During the end of the first set one of the people in my row, a father and son who each were around 6′ 6″ were haggled by the older folks behind then about their ability not to see the show; it actually got a bit ugly and words were exchanged to almost the point of a physical confrontation, not cool.  The father was merely defending his son (and his) right to stand as rightful ticket holders and that they were not purposely doing anything intentional to spoil the row behind them and their evening; it was simply just what it was.  I had to agree with the father, how did he own any of their inconvience other than being born tall?

Luckily, fellow Trey fans settled the issue down and the father regained  his composure, but it does present a very fickle issue.  The father even commented later to both of us that out of all the Phish and Trey shows he had attended this was the first time that it was an issue, otherwise people are usually very cool and make the situation the best regardless.

However, when you look at it, it is a bit retarded to stand at a concert when you have a perfectly good seat.  Ok, so a Trey show is probably a bad example since clearly it is an opportunity to dance and move more than just tapping your feet and slapping your knee.  But why do we feel compelled to stand at shows where we could sit, like a Rush concert?  I don’t recall dancing to Tom Sawyer or Natural Science, have you?  At best it would be better for a fan to sit while pretending  (like the other thousand 30-something geeks in attendance) that  their Neil Peart drumming to YYZ.   Why the need to stand at metal or rock concerts, do we think that the lead singer is going see us?  Do we feel that we can see better?  I think it’s kind of goofy that we feel compelled to stand for hours, especially when a ticket costs on average $40+.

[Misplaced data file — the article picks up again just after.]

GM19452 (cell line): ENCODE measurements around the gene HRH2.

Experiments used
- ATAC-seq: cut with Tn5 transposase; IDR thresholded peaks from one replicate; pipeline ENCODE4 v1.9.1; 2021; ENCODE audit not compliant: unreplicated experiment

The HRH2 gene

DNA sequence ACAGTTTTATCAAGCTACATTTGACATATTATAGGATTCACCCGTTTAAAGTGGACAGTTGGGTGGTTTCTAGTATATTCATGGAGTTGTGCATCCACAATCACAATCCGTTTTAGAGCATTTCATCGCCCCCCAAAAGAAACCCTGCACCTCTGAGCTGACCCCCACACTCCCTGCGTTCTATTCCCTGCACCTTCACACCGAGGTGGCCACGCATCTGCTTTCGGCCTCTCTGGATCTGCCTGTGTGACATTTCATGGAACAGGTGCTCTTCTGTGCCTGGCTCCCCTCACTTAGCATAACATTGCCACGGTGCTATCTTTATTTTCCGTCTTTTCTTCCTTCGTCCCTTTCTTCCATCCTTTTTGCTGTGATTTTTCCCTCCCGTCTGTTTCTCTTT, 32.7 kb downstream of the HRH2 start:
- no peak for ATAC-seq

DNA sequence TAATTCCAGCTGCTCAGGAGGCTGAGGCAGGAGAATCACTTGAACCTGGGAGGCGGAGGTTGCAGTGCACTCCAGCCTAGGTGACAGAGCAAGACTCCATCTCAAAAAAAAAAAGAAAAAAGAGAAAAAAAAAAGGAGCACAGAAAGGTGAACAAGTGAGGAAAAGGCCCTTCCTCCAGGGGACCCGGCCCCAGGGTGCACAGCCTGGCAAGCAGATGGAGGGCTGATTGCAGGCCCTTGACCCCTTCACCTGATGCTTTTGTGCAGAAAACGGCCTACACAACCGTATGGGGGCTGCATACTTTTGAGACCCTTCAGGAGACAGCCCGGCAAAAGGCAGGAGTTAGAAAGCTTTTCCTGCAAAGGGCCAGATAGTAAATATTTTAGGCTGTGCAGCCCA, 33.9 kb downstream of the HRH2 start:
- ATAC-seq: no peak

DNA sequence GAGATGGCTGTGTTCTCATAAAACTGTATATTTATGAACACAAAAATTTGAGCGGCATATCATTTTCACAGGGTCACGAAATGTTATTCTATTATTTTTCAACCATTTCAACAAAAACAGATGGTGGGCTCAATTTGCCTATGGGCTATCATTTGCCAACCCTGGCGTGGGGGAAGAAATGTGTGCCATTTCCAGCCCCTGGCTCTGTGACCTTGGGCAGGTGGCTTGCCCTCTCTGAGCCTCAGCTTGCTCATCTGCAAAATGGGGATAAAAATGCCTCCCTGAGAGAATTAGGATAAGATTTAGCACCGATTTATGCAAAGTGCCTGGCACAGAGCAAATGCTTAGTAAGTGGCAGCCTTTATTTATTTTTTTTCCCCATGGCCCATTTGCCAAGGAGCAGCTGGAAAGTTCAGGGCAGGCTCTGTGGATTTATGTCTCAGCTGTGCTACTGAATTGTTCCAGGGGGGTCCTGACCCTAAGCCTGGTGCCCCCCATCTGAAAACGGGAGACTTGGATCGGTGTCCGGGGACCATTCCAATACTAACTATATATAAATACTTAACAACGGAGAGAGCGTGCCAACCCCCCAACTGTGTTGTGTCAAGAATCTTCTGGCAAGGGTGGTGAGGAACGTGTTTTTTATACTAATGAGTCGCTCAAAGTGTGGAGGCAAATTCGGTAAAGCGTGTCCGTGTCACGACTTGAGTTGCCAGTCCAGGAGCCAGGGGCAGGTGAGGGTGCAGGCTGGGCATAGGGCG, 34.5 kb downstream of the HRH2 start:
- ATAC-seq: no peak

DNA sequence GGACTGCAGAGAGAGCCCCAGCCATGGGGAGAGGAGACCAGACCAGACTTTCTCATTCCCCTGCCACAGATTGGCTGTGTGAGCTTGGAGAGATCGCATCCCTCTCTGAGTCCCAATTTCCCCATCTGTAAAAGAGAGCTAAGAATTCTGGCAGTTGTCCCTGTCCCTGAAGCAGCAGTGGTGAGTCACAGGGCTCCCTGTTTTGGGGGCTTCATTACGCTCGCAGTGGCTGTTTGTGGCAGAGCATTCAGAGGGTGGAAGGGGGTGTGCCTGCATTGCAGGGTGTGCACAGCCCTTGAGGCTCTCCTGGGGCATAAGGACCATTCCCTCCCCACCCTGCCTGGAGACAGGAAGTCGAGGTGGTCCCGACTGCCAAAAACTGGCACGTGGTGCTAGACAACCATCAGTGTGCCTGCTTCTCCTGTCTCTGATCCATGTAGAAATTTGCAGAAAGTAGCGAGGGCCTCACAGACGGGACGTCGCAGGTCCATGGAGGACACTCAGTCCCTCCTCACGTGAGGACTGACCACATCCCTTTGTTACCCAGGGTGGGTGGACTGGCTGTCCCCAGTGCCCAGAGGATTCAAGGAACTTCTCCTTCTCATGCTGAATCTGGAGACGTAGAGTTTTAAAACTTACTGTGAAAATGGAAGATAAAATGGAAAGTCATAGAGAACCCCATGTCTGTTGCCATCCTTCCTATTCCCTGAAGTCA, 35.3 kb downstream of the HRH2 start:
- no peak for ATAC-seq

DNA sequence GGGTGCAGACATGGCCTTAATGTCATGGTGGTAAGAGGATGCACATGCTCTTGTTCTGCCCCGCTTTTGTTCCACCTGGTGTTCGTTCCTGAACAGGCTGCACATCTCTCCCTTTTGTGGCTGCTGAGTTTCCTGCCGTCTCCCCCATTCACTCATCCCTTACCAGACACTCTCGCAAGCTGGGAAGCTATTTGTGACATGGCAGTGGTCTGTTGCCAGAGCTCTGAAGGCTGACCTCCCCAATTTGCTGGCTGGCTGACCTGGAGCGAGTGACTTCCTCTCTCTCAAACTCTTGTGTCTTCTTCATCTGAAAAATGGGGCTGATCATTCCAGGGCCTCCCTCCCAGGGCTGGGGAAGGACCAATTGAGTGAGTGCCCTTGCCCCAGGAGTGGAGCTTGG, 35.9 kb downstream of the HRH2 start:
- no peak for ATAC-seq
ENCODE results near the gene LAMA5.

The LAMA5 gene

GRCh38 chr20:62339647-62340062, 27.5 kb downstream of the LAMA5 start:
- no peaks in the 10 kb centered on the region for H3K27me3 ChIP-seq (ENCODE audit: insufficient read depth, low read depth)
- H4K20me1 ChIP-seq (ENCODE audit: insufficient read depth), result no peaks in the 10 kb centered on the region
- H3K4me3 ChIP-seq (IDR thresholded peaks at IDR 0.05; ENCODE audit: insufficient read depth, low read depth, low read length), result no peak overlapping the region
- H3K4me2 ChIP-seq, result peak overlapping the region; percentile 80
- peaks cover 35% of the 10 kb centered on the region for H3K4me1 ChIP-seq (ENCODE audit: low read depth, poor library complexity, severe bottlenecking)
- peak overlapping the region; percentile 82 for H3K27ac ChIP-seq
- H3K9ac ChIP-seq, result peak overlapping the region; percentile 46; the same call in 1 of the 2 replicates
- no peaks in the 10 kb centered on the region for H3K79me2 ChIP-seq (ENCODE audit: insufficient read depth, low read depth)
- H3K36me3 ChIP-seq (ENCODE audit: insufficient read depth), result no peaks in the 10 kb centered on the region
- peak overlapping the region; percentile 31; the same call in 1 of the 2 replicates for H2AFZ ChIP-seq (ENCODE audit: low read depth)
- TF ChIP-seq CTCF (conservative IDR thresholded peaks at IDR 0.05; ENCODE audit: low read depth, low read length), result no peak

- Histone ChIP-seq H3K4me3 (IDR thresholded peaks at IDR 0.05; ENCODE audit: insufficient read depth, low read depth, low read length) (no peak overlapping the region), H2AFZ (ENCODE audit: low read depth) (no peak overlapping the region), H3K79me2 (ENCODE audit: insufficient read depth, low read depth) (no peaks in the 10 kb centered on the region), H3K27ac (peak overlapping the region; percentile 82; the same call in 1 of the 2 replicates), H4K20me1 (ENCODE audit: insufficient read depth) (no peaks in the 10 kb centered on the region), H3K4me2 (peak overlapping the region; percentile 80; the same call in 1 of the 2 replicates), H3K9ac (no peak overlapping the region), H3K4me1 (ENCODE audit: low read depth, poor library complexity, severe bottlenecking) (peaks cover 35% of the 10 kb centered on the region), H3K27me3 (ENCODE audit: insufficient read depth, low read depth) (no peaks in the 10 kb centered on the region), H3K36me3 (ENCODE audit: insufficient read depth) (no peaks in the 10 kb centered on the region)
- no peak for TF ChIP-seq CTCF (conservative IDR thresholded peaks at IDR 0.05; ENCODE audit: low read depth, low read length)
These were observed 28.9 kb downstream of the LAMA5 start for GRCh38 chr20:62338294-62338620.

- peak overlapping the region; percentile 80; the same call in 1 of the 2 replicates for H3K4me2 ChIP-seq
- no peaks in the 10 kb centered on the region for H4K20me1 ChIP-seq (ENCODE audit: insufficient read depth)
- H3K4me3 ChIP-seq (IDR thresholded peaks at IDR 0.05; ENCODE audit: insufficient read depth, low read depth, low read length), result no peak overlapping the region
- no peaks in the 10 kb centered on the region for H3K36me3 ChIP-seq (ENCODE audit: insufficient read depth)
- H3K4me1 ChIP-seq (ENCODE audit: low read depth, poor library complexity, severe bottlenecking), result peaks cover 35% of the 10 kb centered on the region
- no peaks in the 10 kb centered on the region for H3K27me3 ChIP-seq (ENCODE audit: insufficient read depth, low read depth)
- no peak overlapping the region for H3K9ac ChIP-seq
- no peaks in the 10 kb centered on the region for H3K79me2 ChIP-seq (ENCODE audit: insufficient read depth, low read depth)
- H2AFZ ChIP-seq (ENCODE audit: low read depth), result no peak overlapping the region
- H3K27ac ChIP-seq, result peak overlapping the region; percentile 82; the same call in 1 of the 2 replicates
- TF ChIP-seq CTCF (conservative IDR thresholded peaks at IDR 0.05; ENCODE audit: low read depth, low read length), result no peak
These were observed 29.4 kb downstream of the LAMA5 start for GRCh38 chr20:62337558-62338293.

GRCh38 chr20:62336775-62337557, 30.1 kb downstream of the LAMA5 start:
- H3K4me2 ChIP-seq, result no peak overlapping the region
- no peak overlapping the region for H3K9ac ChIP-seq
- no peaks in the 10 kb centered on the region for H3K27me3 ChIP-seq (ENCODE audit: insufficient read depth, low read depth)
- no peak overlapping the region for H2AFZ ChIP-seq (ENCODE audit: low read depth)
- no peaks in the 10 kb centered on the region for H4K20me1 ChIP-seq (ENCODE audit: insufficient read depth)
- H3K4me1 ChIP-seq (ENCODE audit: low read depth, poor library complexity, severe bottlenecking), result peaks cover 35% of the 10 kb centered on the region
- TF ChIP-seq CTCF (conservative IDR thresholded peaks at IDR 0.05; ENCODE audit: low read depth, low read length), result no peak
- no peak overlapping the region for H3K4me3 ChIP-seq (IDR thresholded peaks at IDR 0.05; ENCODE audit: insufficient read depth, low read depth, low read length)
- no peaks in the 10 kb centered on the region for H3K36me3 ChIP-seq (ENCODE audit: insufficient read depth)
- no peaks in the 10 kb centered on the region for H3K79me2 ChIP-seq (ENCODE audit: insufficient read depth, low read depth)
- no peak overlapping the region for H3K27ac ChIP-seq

I recall several concerts that I attended during high school (ZZ Top and Robert Plant) where I had tickets on the sides of the arena, probably the best place to see a show in my opinion; you are up high, got a great view, and can see above the crowd below.  But oddly, people still chose to stand the entire concert, which made me have to stand since I could not see.  Perhaps, it’s just a domino effect, whereas one person starts the standing thing and ruins it for the rest and then they have to stand, and it goes on, and on, and on…ugh.